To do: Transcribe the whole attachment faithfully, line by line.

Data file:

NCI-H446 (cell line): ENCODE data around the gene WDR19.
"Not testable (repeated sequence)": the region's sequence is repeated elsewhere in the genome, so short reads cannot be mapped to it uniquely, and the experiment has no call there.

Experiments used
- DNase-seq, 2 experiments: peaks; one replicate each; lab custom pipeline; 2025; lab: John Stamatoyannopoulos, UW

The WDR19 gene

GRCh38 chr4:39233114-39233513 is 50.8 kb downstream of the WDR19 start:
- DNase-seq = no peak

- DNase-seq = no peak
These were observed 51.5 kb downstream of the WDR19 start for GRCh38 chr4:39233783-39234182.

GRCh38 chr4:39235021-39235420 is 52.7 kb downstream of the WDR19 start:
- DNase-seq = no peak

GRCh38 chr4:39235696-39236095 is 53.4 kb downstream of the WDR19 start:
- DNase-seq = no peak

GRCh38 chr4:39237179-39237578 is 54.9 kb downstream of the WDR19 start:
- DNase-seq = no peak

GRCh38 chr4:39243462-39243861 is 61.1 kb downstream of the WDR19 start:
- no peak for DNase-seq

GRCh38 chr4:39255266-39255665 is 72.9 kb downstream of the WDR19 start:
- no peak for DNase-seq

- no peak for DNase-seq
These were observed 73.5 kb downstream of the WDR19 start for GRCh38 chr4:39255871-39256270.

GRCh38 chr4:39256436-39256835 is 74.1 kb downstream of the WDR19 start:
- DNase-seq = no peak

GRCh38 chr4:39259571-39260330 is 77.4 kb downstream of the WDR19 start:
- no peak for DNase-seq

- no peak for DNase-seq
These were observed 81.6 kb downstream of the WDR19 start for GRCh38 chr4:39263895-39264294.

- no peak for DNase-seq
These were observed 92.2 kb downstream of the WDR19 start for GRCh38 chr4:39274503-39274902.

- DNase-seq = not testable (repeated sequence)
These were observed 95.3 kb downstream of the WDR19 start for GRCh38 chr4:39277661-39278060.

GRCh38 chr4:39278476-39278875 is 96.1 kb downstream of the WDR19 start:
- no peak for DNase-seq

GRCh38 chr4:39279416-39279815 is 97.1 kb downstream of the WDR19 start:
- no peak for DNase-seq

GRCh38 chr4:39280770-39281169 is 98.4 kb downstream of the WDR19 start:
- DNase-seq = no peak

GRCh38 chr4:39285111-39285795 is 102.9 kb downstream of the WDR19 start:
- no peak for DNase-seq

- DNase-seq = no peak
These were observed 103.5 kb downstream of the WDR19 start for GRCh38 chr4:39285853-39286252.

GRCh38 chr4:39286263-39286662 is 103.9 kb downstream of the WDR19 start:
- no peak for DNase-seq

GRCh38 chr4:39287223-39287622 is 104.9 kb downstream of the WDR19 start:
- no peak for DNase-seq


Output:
NCI-H446 (cell line): ENCODE data around the gene WDR19.
"Not testable (repeated sequence)": the region's sequence is repeated elsewhere in the genome, so short reads cannot be mapped to it uniquely, and the experiment has no call there.

Experiments used
- DNase-seq, 2 experiments: peaks; one replicate each; lab custom pipeline; 2025; lab: John Stamatoyannopoulos, UW

The WDR19 gene

GRCh38 chr4:39233114-39233513 is 50.8 kb downstream of the WDR19 start:
- DNase-seq = no peak

- DNase-seq = no peak
These were observed 51.5 kb downstream of the WDR19 start for GRCh38 chr4:39233783-39234182.

GRCh38 chr4:39235021-39235420 is 52.7 kb downstream of the WDR19 start:
- DNase-seq = no peak

GRCh38 chr4:39235696-39236095 is 53.4 kb downstream of the WDR19 start:
- DNase-seq = no peak

GRCh38 chr4:39237179-39237578 is 54.9 kb downstream of the WDR19 start:
- DNase-seq = no peak

GRCh38 chr4:39243462-39243861 is 61.1 kb downstream of the WDR19 start:
- no peak for DNase-seq

GRCh38 chr4:39255266-39255665 is 72.9 kb downstream of the WDR19 start:
- no peak for DNase-seq

- no peak for DNase-seq
These were observed 73.5 kb downstream of the WDR19 start for GRCh38 chr4:39255871-39256270.

GRCh38 chr4:39256436-39256835 is 74.1 kb downstream of the WDR19 start:
- DNase-seq = no peak

GRCh38 chr4:39259571-39260330 is 77.4 kb downstream of the WDR19 start:
- no peak for DNase-seq

- no peak for DNase-seq
These were observed 81.6 kb downstream of the WDR19 start for GRCh38 chr4:39263895-39264294.

- no peak for DNase-seq
These were observed 92.2 kb downstream of the WDR19 start for GRCh38 chr4:39274503-39274902.

- DNase-seq = not testable (repeated sequence)
These were observed 95.3 kb downstream of the WDR19 start for GRCh38 chr4:39277661-39278060.

GRCh38 chr4:39278476-39278875 is 96.1 kb downstream of the WDR19 start:
- no peak for DNase-seq

GRCh38 chr4:39279416-39279815 is 97.1 kb downstream of the WDR19 start:
- no peak for DNase-seq

GRCh38 chr4:39280770-39281169 is 98.4 kb downstream of the WDR19 start:
- DNase-seq = no peak

GRCh38 chr4:39285111-39285795 is 102.9 kb downstream of the WDR19 start:
- no peak for DNase-seq

- DNase-seq = no peak
These were observed 103.5 kb downstream of the WDR19 start for GRCh38 chr4:39285853-39286252.

GRCh38 chr4:39286263-39286662 is 103.9 kb downstream of the WDR19 start:
- no peak for DNase-seq

GRCh38 chr4:39287223-39287622 is 104.9 kb downstream of the WDR19 start:
- no peak for DNase-seq